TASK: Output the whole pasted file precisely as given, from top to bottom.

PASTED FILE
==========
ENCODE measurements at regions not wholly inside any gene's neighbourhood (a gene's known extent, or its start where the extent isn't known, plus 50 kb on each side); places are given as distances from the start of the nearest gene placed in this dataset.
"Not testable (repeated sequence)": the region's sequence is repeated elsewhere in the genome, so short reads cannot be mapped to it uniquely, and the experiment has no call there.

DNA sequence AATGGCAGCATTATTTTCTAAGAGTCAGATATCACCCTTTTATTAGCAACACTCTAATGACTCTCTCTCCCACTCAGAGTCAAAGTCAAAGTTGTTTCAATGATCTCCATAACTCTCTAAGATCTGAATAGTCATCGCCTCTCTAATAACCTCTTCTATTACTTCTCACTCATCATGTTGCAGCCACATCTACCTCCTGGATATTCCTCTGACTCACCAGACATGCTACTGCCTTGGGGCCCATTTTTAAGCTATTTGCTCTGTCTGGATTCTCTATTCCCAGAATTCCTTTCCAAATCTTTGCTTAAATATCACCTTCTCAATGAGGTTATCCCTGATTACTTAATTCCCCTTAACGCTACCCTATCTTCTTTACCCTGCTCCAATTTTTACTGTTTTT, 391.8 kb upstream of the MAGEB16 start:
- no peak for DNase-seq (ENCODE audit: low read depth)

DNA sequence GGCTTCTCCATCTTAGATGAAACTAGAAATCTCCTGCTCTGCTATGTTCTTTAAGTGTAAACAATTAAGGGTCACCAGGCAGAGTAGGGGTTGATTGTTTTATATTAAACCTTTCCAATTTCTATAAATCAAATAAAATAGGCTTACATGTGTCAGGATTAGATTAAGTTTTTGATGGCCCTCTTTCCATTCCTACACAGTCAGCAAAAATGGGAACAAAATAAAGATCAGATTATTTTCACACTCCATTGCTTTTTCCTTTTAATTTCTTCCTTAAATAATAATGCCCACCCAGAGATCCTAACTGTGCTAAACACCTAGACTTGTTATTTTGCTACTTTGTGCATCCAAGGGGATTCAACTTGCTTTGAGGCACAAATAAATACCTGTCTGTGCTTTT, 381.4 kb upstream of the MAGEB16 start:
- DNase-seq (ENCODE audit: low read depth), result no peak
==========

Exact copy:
ENCODE measurements at regions not wholly inside any gene's neighbourhood (a gene's known extent, or its start where the extent isn't known, plus 50 kb on each side); places are given as distances from the start of the nearest gene placed in this dataset.
"Not testable (repeated sequence)": the region's sequence is repeated elsewhere in the genome, so short reads cannot be mapped to it uniquely, and the experiment has no call there.

DNA sequence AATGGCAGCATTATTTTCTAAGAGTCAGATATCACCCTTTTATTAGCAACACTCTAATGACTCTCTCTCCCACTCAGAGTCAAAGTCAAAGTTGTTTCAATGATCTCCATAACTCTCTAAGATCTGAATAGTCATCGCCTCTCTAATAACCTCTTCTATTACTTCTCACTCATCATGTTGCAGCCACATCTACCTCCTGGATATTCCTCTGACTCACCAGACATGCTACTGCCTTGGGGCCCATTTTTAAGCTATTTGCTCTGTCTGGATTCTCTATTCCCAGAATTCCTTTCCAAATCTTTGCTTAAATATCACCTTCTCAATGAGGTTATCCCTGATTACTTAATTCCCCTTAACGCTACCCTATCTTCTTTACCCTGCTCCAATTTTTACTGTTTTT, 391.8 kb upstream of the MAGEB16 start:
- no peak for DNase-seq (ENCODE audit: low read depth)

DNA sequence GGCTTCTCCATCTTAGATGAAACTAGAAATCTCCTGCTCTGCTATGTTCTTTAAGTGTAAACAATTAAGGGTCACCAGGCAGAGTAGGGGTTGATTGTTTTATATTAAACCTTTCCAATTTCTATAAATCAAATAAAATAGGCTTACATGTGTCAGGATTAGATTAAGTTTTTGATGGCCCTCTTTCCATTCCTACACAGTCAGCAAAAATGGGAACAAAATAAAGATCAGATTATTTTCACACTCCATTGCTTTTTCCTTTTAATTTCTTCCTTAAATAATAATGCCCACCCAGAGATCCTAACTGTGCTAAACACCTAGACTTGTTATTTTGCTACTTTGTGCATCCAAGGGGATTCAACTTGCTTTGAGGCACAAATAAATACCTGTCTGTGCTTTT, 381.4 kb upstream of the MAGEB16 start:
- DNase-seq (ENCODE audit: low read depth), result no peak